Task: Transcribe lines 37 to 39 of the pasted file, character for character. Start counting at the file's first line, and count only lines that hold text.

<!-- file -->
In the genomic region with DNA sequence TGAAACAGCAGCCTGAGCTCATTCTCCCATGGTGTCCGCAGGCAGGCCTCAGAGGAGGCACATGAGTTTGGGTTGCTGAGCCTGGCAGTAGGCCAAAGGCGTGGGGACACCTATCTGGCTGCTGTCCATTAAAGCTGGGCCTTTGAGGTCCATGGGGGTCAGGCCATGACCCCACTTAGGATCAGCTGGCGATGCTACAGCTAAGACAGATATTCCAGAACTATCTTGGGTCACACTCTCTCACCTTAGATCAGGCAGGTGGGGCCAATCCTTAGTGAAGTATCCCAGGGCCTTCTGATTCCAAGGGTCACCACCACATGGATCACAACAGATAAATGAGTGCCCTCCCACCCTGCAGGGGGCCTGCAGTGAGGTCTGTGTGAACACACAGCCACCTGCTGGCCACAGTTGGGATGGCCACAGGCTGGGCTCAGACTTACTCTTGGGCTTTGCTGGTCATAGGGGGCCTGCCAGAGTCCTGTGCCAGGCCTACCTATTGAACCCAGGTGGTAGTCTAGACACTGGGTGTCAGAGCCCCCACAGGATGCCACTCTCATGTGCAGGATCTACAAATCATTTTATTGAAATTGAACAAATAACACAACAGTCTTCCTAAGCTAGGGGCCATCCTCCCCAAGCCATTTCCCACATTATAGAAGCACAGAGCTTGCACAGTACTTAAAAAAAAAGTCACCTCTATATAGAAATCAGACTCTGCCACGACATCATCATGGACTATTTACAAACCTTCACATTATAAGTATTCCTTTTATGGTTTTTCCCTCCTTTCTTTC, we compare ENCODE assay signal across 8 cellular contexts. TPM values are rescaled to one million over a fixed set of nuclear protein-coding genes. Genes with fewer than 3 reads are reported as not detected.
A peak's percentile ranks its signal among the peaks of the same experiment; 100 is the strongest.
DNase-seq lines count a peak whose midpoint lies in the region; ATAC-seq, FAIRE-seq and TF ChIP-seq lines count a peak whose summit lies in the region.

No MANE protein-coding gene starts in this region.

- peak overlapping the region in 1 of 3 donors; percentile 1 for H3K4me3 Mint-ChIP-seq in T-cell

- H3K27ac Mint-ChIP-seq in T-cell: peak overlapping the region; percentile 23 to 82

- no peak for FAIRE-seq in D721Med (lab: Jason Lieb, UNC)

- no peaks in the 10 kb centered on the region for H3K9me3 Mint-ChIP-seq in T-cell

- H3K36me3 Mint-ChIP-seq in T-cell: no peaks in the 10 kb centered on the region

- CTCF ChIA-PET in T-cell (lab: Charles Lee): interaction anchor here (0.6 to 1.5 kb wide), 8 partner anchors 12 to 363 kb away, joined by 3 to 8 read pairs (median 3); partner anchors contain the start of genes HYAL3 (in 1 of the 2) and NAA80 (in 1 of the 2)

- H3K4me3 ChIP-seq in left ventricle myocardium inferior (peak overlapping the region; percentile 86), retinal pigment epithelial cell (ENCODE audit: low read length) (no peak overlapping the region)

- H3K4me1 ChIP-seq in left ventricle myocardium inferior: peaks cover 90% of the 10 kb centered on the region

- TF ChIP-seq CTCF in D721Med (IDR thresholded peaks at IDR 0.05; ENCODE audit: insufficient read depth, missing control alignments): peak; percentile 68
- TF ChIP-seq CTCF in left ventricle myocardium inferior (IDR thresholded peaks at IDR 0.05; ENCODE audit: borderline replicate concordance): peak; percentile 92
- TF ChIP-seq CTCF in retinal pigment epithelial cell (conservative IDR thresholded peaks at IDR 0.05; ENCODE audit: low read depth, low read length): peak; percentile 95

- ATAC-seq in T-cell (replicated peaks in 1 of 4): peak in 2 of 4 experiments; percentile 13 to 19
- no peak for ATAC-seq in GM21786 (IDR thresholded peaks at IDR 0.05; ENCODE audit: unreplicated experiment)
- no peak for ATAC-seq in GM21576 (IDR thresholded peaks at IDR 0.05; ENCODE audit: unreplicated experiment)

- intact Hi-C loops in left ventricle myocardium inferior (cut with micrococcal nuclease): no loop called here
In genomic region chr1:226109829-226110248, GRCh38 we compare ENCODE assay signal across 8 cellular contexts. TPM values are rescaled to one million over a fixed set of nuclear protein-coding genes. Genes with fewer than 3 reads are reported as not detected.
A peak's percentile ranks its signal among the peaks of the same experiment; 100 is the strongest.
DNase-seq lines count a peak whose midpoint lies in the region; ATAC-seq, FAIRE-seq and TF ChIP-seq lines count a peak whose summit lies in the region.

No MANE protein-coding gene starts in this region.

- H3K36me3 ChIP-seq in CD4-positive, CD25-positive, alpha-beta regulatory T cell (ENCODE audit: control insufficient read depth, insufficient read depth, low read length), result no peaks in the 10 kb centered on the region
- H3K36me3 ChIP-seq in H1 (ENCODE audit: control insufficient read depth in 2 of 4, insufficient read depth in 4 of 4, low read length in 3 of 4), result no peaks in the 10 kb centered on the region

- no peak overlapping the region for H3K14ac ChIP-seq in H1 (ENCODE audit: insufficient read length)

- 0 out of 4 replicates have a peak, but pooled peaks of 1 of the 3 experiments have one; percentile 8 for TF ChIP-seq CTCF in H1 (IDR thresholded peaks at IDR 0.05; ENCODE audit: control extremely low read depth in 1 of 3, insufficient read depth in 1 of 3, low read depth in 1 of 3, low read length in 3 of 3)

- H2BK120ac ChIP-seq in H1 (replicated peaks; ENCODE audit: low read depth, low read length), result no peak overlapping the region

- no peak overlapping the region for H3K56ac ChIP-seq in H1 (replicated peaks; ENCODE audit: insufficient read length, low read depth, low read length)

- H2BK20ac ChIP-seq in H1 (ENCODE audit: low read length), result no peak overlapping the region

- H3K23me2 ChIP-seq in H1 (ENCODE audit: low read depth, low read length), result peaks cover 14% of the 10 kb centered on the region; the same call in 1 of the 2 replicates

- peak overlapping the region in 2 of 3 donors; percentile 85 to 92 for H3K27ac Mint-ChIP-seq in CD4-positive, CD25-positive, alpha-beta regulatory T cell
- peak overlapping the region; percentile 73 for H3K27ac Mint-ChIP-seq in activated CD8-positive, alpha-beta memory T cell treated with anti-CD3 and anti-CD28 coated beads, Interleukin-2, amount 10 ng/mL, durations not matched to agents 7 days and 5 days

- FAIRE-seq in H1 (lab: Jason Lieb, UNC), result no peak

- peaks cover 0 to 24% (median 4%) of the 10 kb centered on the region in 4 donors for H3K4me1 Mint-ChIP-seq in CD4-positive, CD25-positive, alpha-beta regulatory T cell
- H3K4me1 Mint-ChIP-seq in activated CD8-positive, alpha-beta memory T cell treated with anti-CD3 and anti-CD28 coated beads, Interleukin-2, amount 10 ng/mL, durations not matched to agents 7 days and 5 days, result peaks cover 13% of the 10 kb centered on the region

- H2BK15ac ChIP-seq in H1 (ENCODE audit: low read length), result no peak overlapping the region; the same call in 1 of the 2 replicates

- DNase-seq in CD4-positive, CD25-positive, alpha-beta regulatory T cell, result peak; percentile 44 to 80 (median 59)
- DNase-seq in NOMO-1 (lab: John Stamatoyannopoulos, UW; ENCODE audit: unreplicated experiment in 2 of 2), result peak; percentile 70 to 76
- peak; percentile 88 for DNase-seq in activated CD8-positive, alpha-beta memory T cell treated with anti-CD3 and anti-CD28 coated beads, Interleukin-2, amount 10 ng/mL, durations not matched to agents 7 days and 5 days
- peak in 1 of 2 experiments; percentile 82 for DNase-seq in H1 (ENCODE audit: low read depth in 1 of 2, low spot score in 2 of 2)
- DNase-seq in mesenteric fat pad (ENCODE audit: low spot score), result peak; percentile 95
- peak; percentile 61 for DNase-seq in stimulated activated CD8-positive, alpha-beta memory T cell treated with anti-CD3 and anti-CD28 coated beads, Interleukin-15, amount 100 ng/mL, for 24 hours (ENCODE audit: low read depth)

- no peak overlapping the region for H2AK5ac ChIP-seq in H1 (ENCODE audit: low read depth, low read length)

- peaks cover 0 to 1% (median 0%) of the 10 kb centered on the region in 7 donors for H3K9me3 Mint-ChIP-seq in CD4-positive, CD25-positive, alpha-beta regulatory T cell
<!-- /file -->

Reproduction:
- H2BK15ac ChIP-seq in H1 (ENCODE audit: low read length), result no peak overlapping the region; the same call in 1 of the 2 replicates

- DNase-seq in CD4-positive, CD25-positive, alpha-beta regulatory T cell, result peak; percentile 44 to 80 (median 59)
- DNase-seq in NOMO-1 (lab: John Stamatoyannopoulos, UW; ENCODE audit: unreplicated experiment in 2 of 2), result peak; percentile 70 to 76